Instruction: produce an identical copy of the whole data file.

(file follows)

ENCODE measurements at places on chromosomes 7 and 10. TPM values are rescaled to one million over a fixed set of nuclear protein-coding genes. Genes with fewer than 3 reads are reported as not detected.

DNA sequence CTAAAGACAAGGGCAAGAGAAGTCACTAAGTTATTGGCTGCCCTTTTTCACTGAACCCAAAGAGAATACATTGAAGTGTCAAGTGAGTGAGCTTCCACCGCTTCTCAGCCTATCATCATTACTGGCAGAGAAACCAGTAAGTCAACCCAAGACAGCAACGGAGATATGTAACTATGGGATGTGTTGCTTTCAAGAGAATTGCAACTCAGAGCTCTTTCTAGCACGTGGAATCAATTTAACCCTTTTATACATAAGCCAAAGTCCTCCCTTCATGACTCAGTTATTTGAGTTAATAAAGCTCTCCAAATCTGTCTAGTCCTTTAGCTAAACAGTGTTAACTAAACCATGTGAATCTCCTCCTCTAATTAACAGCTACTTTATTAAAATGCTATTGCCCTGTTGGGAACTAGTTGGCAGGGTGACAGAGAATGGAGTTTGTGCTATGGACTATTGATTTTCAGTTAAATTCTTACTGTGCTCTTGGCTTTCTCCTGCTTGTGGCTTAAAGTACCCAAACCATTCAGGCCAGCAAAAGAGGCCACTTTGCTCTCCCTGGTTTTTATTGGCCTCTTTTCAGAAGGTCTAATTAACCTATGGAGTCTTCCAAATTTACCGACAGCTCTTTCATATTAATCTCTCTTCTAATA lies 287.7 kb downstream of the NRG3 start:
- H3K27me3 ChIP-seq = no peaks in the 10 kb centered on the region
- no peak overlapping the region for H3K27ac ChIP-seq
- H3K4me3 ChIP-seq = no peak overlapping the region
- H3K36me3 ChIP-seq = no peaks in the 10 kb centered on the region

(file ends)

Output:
ENCODE measurements at places on chromosomes 7 and 10. TPM values are rescaled to one million over a fixed set of nuclear protein-coding genes. Genes with fewer than 3 reads are reported as not detected.

DNA sequence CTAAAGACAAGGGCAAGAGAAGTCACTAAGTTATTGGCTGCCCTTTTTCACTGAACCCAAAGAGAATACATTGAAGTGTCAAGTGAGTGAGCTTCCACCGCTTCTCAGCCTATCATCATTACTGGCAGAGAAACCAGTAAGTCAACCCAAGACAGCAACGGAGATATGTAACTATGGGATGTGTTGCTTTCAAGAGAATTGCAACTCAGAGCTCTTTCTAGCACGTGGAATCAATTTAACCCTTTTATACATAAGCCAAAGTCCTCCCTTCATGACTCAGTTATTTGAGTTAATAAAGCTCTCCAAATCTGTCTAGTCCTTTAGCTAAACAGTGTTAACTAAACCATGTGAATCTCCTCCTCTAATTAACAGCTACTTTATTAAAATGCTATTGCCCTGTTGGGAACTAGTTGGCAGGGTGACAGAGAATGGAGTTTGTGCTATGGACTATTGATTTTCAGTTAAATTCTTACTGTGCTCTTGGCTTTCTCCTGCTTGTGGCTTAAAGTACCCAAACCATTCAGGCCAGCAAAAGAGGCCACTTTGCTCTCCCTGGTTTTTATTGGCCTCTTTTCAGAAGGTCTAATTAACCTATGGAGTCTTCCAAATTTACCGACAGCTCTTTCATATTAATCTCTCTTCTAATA lies 287.7 kb downstream of the NRG3 start:
- H3K27me3 ChIP-seq = no peaks in the 10 kb centered on the region
- no peak overlapping the region for H3K27ac ChIP-seq
- H3K4me3 ChIP-seq = no peak overlapping the region
- H3K36me3 ChIP-seq = no peaks in the 10 kb centered on the region